Steven Spielberg's The Post trailer examines a free press threatened by a U.S. president
“The way they lied, those days have to be over.”
The new trailer for Steven Spielberg’s The Post, which arrives in theaters on Dec. 22, holds up history like a deep, dark truthful mirror.
Just months after our sitting president attacked the free press as “the enemy of the American people” and began relentlessly disparaging as “fake news” all reporting that does not celebrate him, Spielberg takes a look back to the summer of 1971 when another American president shattered norms by taking action to silence the media.
Thousands of pages of secret documents about the U.S. involvement in Vietnam, documenting from the end of World War II until 1967, were leaked to The New York Times, which began publishing them in a series that became known as The Pentagon Papers. President Richard Nixon responded to the leak by securing a court order that barred the newspaper from publishing after only a handful of stories were printed.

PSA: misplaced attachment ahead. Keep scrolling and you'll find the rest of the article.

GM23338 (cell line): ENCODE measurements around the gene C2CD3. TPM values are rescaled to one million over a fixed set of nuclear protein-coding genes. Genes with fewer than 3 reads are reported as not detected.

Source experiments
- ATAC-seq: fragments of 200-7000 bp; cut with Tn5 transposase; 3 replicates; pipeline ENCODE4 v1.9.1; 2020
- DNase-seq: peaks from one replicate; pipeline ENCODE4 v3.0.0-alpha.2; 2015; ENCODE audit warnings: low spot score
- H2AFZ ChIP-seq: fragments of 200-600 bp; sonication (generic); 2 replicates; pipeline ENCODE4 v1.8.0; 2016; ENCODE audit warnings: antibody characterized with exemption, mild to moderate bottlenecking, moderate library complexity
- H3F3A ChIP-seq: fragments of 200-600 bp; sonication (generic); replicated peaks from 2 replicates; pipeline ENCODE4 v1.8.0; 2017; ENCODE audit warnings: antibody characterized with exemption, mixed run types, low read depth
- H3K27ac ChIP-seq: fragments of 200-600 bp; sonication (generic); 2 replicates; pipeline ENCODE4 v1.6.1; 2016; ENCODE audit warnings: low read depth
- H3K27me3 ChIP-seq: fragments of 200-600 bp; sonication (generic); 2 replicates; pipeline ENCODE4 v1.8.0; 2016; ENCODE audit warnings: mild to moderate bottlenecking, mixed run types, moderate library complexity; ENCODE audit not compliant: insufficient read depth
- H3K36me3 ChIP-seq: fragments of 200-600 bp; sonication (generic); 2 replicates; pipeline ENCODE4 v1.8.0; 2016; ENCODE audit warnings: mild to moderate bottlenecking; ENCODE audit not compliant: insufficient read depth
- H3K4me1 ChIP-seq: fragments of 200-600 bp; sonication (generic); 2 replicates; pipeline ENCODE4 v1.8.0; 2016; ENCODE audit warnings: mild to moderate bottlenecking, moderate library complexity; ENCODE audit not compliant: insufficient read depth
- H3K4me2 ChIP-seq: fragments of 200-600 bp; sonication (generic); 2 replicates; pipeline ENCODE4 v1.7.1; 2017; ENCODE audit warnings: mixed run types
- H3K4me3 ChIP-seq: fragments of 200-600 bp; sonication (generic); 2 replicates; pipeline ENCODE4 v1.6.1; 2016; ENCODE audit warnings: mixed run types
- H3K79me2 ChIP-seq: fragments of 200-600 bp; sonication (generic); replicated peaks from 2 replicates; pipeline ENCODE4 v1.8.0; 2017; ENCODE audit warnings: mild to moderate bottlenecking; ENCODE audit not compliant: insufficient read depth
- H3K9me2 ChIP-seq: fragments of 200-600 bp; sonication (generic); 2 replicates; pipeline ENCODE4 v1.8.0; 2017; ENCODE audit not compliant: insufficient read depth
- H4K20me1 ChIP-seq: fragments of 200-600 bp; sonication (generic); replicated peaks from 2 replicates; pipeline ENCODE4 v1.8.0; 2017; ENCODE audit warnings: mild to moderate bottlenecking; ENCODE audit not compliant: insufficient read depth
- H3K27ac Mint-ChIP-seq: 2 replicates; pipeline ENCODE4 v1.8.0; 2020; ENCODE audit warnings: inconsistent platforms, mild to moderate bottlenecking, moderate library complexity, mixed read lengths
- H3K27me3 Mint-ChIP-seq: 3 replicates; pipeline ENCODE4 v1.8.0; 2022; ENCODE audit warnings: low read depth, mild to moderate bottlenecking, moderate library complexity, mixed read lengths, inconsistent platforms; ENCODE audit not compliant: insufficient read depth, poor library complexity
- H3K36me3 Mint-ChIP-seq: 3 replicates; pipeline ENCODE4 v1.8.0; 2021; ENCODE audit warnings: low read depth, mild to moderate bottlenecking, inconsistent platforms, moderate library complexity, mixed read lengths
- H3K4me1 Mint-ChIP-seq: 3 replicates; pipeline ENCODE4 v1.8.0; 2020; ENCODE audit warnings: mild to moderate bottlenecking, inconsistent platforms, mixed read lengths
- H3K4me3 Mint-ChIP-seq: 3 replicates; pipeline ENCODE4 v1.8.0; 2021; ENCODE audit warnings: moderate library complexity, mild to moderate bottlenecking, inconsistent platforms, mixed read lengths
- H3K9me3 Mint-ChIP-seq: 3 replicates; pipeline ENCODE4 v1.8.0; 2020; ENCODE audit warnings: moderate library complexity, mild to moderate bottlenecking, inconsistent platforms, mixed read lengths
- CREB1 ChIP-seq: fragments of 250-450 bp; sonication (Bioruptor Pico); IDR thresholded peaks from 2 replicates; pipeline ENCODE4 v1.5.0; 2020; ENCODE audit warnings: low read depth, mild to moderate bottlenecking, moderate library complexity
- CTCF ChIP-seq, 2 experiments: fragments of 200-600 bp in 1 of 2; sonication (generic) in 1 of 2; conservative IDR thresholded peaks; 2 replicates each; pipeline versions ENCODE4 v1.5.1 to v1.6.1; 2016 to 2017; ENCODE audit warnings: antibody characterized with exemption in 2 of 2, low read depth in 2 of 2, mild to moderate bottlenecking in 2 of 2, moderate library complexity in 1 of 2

Spielberg’s film picks up as The Washington Post, headed by publisher Katherine Graham (Meryl Streep) and editor Ben Bradlee (Tom Hanks), must grapple with whether to begin publishing the reports themselves — at the risk of garnering the same swift shut down, or worse, if the Nixon administration decided to make an example of them.
It’s an “I am Spartacus” story, with The Washington Post, which gives the film its name, standing up in support when a fellow publication was at risk. It’s a story of rivals uniting to defy an onslaught none of them could weather alone. It’s a story about why it’s better to know than not, why some secrets that are in the leadership’s interest are not in the nation’s interest.
Although America learned this lesson 46 years ago, it couldn’t hurt to get a refresher.